Beginning of the New Year means turning over a new page, where everything is possible; we can finally achieve losing those extra pounds, or include more exercise in our busy routine, or even eat a more balanced diet and stay away from unhealthy food choices and behaviours.
True, most of us set the exact same goals at the beginning of last year, but now we actually feel ready and motivated to really work hard and achieve them. Regardless of our good intentions, however, research suggests that only about 8% of people actually achieve their New Year’s goals, leaving us wondering:
Why do so many people fail to achieve the goals they have set and what is the secret behind those who actually achieve their resolutions?
One of the main reasons we fail is that we set huge goals to ourselves, which after a few weeks of excitement and self motivation, they start feeling tough to attain. Slowly, reality catches up and adding that extra run midweek or saying no to that dessert at work is getting harder and harder, so we allow the goal to fade from our priority list till the beginning of the next year.
The key is to take a moment to focus on the process of achieving our goal and break it down into more explicit SMART goals. SMART goals have become quite popular over the last few years with the SMART actually being an acronym for:
Let’s see the categories more closely and also how we can implement those elements in our New Year’s resolutions.
Specific are the goals with a definitive quality to them. Instead of keeping a vague goal like losing some weight over the next year, you can make it more specific by setting a goal to lose X amount of kilograms in the next Y time period. Answering questions like “how exactly am I going to achieve my goal?”, “when can I achieve it?”, “what are the limitations and how can I overcome them?” helps to set more specific goals.
Measurable means you break down your one big goal into elements that you can objectively measure and assess as successful or not. Try to eat healthier is not really a goal that can be followed up objectively, as there are many parameters that can affect this. Instead, include at least one vegetable at every meal provides a way to quantify the goal and allows you to evaluate on a daily basis if you have achieved your goal or not, maintaining your motivation.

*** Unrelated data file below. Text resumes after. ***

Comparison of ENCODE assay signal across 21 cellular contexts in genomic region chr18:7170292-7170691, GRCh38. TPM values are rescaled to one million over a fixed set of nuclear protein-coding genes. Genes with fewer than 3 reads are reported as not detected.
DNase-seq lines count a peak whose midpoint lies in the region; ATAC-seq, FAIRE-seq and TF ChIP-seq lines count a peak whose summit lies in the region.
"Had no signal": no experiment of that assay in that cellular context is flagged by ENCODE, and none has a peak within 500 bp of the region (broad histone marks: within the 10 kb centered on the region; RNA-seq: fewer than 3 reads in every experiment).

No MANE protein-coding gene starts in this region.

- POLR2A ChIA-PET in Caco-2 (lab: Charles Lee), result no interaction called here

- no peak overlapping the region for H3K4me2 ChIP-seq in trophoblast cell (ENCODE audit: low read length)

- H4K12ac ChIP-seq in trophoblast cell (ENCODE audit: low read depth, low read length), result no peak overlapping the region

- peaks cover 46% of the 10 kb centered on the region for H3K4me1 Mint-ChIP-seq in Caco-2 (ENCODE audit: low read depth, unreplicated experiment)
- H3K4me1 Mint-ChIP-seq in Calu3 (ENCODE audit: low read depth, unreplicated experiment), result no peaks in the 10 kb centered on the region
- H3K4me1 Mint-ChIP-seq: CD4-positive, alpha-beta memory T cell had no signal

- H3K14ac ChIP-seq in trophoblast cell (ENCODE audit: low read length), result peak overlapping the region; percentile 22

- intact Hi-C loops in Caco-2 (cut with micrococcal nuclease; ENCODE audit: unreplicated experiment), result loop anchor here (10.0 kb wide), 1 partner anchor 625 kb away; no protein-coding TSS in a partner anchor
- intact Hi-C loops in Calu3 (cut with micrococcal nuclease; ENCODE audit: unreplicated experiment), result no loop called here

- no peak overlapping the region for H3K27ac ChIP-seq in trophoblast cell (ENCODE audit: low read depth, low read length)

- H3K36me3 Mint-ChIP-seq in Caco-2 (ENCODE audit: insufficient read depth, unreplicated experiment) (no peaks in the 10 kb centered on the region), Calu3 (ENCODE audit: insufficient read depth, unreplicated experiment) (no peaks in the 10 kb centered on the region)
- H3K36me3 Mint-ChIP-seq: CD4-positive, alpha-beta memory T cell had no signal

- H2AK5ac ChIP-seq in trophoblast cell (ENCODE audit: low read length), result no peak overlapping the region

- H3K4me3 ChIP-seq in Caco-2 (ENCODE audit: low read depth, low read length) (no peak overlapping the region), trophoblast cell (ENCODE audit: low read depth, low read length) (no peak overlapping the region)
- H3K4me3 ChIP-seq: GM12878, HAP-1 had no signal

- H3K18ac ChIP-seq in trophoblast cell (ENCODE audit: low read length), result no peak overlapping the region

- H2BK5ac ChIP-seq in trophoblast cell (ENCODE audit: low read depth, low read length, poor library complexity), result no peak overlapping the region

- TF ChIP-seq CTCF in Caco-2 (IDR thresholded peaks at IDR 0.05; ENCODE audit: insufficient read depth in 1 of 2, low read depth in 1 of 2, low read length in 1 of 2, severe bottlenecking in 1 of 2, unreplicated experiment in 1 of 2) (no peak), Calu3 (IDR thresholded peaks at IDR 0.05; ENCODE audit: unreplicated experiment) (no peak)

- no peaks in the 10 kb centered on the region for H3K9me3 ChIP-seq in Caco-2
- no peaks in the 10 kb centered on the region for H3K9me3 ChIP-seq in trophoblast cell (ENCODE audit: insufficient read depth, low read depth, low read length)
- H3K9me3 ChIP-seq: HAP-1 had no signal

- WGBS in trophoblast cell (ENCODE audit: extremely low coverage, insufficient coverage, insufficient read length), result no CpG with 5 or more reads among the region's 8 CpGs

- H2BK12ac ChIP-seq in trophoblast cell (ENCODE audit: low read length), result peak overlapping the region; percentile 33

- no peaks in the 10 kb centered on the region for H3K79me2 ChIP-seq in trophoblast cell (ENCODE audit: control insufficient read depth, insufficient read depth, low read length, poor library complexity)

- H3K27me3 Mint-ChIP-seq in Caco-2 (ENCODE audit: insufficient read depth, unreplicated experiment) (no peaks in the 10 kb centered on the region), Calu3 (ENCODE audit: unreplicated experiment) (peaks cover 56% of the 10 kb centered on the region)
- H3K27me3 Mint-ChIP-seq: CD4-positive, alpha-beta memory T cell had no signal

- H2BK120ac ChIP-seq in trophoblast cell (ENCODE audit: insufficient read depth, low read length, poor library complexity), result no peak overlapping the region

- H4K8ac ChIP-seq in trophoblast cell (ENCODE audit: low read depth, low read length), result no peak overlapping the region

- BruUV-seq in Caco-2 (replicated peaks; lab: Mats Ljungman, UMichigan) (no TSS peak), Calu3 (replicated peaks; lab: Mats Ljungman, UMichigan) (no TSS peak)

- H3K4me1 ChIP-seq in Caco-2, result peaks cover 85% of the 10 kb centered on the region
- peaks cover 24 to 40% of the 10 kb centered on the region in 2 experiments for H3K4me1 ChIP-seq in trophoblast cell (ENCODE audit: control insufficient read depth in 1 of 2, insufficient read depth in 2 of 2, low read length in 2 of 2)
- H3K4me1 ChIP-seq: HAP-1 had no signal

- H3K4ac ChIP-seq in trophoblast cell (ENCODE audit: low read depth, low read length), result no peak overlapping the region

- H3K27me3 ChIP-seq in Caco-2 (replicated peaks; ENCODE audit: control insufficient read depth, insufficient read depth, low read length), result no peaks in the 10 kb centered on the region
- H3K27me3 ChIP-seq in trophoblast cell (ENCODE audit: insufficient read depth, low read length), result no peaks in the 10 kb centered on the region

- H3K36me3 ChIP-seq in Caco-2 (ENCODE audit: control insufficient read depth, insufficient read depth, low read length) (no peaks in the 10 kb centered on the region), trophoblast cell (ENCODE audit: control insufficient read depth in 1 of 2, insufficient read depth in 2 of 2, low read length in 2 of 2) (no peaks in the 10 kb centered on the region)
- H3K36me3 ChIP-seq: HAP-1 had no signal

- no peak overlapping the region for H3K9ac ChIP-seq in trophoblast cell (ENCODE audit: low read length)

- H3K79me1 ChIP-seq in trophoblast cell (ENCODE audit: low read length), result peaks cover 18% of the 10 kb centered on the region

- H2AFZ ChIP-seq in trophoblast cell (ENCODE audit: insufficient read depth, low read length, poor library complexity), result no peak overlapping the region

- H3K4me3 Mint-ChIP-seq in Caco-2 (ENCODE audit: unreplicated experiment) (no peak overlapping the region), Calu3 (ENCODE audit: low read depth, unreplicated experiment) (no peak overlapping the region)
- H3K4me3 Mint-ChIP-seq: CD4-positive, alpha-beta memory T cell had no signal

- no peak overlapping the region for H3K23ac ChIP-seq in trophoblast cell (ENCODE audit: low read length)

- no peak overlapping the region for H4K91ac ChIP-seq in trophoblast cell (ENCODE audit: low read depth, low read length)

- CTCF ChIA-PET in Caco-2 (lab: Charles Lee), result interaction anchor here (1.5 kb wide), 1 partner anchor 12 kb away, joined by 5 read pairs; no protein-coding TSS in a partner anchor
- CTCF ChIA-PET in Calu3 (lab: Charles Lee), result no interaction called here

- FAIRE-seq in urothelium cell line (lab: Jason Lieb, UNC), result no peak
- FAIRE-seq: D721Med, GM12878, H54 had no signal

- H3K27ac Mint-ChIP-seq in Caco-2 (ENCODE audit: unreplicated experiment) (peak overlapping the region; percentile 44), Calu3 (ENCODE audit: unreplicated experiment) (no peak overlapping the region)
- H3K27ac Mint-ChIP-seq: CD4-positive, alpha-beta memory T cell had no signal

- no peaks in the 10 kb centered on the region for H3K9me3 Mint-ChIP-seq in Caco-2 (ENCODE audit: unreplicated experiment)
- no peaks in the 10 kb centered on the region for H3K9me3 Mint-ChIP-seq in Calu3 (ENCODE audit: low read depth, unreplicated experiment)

Attainable is the element that takes into consideration your own skills and abilities. If you are trying to run a full marathon when your lifestyle over the last 10 years is mostly classified as sedentary, most likely you will feel overwhelmed or even discouraged as you are have probably been setting the bar a bit higher than your actual abilities. It is ok (and preferred) to start by setting a smaller, more easily achievable target, like for example complete a 10km or half marathon distance. The idea is to set a goal that could be a bit challenging based on your current routine, but that could be achieved with slightly more focused work rather than exhausting effort.
Realistic goals seem similar to the attainable ones, but here the focus lies more on parameters in our lifestyle and environment that can influence our success. For example, avoid eating after 7pm in the evening every day can be difficult to attain if your social life includes late dinners with friends or your family on a regular basis.
Time-bound adds the element of a specific time period in our goal. That gives us a specific deadline when we can evaluate if we achieved our goal or not. Building up your fitness level so you can run a 5km distance at 30 minutes is a specific, measurable and attainable goal, but there is a significant difference in achieving this goal within the next 2 months or over the next 2 years. More-over, smaller specific goals that maintain the element of time can provide you with a feeling of constant success and maintain your focus for the bigger goal you aim to achieve.
So, what will your New Year’s goals be?
For further help and tips on goal setting, feel free to contact HP Nutrition here .